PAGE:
AUGUSTA, Ga.-  According to the Center for Disease Control, more an 80,000 women in the U.S. are diagnosed with a gynecologic cancer, and more than 25,000 will die from it. In response to this alarming statistic, September has been named Gynecological Cancer Awareness Month in an effort to help women become educated on the importance of early detection.


“Although all women are at risk for developing gynecological cancers, the rate increases with age,” said  Dr. Sharad Ghamande, Gynecologic Oncologist at the Georgia Regents University Cancer Center. “This is why it is important for women to pay attention to their body so they can know when something irregular is happening and maybe even recognize the symptoms of cancer.”


Gynecologic cancer refers to malignant growths in the ovaries, vagina, vulva, uterus, cervix, or fallopian tubes. In spite of the fact that there are no guaranteed ways to prevent gynecological cancers, Ghamande suggests the following tips to help reduce your risk.


  1. Pay attention to your body.  Talk to your doctor right away if you begin experiencing symptoms such as abnormal vaginal bleeding, bloating, pelvic pain or pressure for more than two weeks. There is a chance these symptoms may not be cancer, but the only way to know for sure is by going to your physician.
  2. Stay healthy. Eating a balanced diet and exercising not only helps reduce your chances of getting a gynecologic cancer, but it is beneficial for your overall health. In fact, maintaining a healthy weight and active life may lower your chances of getting certain gynecological cancers such as uterine and ovarian cancers.
  3. Get regular pap tests. Pap tests are one of the best ways doctors find precancerous changes on the cervix. It is recommended that all women aged 21 to 65 get this test done regularly or as directed by their doctor.
  4. Know your family history. In addition to having pap tests, be sure to share your family history with your doctor. If you or someone in your family has battled gynecological cancer, breast cancer, or have multiple relatives with colon cancer, you may consider having a genetic testing or counseling. This information will help you learn if you have an increased chance of developing the disease.
  5. Get vaccinated if appropriate. Researchers say the human papillomavirus can cause most cervical cancers as well as some vaginal and vulvar cancers. HPV vaccinations can protect against these types of cancers and it is recommended for 11 and 12 year-old girls. The vaccine may also be given to girls as early as nine years of age.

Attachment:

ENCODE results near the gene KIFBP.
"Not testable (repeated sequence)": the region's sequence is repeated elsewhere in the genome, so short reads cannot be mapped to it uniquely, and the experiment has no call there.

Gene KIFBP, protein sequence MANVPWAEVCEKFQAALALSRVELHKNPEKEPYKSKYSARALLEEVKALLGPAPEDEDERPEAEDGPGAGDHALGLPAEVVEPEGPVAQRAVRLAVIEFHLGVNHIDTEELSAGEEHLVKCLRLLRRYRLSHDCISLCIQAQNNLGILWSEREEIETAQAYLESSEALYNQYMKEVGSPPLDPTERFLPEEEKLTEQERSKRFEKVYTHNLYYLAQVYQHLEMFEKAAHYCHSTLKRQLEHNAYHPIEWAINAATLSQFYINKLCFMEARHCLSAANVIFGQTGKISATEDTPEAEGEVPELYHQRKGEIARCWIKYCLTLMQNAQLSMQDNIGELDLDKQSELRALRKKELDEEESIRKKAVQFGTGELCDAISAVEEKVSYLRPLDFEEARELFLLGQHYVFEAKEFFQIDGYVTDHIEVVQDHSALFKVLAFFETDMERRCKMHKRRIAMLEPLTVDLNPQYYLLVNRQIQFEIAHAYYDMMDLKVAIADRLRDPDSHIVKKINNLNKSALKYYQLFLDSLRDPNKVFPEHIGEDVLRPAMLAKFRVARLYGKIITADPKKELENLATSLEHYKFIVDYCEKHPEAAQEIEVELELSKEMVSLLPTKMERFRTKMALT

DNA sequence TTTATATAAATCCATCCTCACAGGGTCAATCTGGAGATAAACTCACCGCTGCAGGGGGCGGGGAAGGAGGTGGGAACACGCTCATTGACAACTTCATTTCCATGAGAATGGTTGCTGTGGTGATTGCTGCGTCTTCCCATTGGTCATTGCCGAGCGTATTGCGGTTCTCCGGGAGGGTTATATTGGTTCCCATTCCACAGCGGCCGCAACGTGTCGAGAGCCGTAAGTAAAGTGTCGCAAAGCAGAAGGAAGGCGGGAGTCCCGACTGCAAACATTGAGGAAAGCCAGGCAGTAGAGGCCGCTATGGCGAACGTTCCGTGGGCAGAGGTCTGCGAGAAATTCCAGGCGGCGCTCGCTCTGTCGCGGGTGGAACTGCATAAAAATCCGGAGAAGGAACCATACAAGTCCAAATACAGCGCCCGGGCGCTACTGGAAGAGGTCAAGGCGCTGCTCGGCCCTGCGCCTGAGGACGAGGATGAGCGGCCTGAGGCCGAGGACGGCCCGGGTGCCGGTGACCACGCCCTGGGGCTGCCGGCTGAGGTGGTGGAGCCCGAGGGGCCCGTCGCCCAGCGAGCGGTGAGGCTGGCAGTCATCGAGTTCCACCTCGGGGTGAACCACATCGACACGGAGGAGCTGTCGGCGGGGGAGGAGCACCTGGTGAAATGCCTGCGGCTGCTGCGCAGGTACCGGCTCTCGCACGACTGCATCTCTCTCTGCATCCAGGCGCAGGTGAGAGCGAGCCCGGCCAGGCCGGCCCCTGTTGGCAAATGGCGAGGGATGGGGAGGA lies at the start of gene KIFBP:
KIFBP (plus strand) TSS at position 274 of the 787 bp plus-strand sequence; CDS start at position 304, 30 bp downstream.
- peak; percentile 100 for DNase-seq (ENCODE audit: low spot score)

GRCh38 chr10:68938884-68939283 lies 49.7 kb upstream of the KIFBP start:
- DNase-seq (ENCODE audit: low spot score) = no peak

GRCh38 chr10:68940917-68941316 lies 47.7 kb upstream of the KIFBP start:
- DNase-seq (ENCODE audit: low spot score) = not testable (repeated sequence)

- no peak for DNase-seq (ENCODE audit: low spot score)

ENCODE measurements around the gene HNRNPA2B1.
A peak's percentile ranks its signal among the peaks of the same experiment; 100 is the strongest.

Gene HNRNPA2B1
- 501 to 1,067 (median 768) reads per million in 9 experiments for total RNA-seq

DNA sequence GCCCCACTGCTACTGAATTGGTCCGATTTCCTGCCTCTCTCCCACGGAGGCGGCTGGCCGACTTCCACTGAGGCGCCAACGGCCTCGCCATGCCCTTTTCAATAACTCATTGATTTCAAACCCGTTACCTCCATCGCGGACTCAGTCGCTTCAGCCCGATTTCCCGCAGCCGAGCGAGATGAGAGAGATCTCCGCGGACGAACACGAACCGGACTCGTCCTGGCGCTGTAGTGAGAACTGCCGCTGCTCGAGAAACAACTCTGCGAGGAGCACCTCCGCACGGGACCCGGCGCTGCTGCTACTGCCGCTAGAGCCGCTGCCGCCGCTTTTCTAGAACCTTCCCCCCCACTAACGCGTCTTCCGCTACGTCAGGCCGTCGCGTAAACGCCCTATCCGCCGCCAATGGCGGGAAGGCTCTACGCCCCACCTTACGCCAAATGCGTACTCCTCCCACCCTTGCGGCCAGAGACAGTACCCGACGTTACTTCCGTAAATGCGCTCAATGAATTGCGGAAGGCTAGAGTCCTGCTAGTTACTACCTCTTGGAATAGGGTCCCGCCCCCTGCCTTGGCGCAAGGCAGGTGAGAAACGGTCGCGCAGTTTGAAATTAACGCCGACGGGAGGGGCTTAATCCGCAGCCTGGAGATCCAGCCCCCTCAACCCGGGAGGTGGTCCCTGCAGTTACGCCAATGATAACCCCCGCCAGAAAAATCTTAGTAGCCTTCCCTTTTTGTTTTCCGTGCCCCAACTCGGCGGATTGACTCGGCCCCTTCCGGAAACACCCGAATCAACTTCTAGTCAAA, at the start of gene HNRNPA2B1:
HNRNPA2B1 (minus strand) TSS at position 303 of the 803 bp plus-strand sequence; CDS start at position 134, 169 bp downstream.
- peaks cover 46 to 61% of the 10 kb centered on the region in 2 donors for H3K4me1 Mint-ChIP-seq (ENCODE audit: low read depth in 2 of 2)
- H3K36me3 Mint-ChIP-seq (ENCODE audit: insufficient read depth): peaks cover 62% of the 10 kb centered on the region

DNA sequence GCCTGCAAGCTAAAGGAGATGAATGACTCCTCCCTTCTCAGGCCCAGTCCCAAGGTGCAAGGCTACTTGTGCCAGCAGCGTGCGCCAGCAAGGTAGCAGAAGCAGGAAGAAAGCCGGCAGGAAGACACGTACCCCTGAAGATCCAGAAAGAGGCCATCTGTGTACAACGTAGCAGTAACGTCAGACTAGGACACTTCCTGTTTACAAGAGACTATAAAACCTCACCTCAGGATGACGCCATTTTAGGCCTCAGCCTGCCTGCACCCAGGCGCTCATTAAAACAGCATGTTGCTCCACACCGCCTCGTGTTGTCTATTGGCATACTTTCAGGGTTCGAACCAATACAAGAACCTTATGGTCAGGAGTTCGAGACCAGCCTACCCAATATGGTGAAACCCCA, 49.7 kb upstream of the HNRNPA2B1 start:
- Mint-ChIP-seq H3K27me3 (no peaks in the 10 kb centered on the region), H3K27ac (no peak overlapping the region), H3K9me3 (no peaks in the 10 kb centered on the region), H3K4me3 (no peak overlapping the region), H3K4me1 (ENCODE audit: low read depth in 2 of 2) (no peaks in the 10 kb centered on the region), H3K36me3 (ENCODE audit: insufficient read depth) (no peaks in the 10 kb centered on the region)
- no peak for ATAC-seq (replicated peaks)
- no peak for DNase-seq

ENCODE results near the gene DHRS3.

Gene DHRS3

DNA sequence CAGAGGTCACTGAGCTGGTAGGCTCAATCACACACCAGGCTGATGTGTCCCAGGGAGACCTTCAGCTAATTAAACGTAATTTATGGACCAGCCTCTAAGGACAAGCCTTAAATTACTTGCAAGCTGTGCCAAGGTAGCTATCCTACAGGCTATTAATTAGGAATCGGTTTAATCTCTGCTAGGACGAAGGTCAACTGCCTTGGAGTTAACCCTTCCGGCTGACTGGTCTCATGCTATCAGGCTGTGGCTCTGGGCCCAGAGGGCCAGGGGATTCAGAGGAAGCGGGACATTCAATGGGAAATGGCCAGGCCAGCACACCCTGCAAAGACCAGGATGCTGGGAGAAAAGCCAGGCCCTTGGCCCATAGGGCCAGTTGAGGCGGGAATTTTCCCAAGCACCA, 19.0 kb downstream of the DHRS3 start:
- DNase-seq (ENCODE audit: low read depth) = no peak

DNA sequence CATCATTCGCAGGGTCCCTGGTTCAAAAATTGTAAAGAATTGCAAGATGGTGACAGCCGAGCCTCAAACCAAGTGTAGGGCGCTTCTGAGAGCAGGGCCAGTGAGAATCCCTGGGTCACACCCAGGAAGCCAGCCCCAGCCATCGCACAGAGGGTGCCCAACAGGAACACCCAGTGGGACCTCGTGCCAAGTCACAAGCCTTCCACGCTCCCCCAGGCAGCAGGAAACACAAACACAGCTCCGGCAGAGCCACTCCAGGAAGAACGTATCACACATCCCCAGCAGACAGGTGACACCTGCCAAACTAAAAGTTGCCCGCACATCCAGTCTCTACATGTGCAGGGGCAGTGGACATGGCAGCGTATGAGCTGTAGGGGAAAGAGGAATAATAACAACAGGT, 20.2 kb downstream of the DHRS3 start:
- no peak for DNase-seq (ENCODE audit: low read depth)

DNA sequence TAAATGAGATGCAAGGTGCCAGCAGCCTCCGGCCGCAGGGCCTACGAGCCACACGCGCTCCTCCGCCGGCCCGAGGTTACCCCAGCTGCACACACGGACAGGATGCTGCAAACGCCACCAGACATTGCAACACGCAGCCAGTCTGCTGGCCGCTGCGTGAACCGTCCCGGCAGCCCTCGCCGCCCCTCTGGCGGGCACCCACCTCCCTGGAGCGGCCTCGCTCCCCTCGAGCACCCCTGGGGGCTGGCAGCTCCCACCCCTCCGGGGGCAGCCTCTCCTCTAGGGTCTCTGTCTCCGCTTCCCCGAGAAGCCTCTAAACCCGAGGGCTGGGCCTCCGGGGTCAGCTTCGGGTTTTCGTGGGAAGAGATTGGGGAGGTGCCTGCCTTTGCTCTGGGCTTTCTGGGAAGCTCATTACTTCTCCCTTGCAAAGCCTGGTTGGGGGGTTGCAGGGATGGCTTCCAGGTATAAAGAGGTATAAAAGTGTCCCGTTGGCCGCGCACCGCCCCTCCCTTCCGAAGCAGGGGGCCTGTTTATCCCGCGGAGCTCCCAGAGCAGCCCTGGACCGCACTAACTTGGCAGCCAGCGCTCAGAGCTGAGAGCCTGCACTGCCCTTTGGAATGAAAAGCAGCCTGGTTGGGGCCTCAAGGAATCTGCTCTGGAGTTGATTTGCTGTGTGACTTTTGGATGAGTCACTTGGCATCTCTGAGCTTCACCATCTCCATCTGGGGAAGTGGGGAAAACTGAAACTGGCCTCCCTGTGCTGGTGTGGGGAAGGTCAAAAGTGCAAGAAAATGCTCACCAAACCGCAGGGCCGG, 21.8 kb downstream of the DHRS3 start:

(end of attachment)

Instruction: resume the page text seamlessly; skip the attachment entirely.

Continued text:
Dr. Ghamande has consistently been named to the Castle Connolly list of America’s Top Doctors – both in cancer and in gynecologic oncology – which puts him in the top 1 percent in his field nationwide. Ghamande is Professor and Chief of Gynecologic Oncology at GRU’s Medical College of Georgia and Associate Cancer Center Director at the GRU Cancer Center. His clinical and research interests include robotic surgery for gynecologic cancers and chemotherapy trials in recurrent ovarian cancer. Ghamande has worked with the National Cancer Institute-funded Georgia Gynecologic Oncology Group studying innovative ways to prevent and treat pelvic malignancies and is currently the principal investigator on the NCI-funded Minority-Based Community Clinical Oncology Program.



Gala Concert to showcase student talent

Gala concert 1Enjoy an elaborate evening of young musical talent from the Georgia Regents University orchestra and the school’s choral, wind and opera and musical theater ensembles as the GRU Department of Music and Georgia Public Broadcasting present the annual Gala Concert at 7:30 p.m. Thursday, Oct. 8, in the Maxwell Theatre on the Summerville Campus.

A pre-concert reception will be held at 6 p.m. backstage at thegala concert 3 theatre. Tickets for the reception and concert are $20 per person or $35 for two people. Tickets for the concert only are free for
students with a valid ID and $15 for the general public. All proceeds from the event will go toward music scholarships for GRU students.

The Gala Concert is one of three events featured in the institution’s Classical Music Concert Series. Other programs include the Wycliffe and Friends Holiday Concert on Dec. 1 and Concerto Competition Winners’ Concert scheduled for April 21, 2016.

For more information or to purchase tickets, call the Maxwell Theatre Box Office at 706-667-4100 or visit

More women playing fantasy football

Are you ready for some football?

The first game of the NFL season kicked off Thursday, and with it came the fantasy football madness. With free fantasy football websites and apps making it easier to keep track of statistics, fantasy sports continue to grow in popularity.

However, a recent report from the Fantasy Sports Trade Association shows about a third of the fantasy sports-playing population is female. Even in 2012, the FSTA approximated almost 6 million women participated in fantasy football leagues.

Although this statistic may be surprising to some, Dr. David Hunt, sociology of sport expert and associate professor of sociology at Georgia Regents University, says this is a positive sign as it is proof the playing field is beginning to level out.

“Research shows fantasy sports are moving away from being a male dominated game and, with the Internet giving us new ways to access player stats, more people will join leagues so they can feel more a part of their favorite sport,” said Hunt.

Hunt shared more of his expertise on this topic with The Augusta Chronicle. Click here to view the story.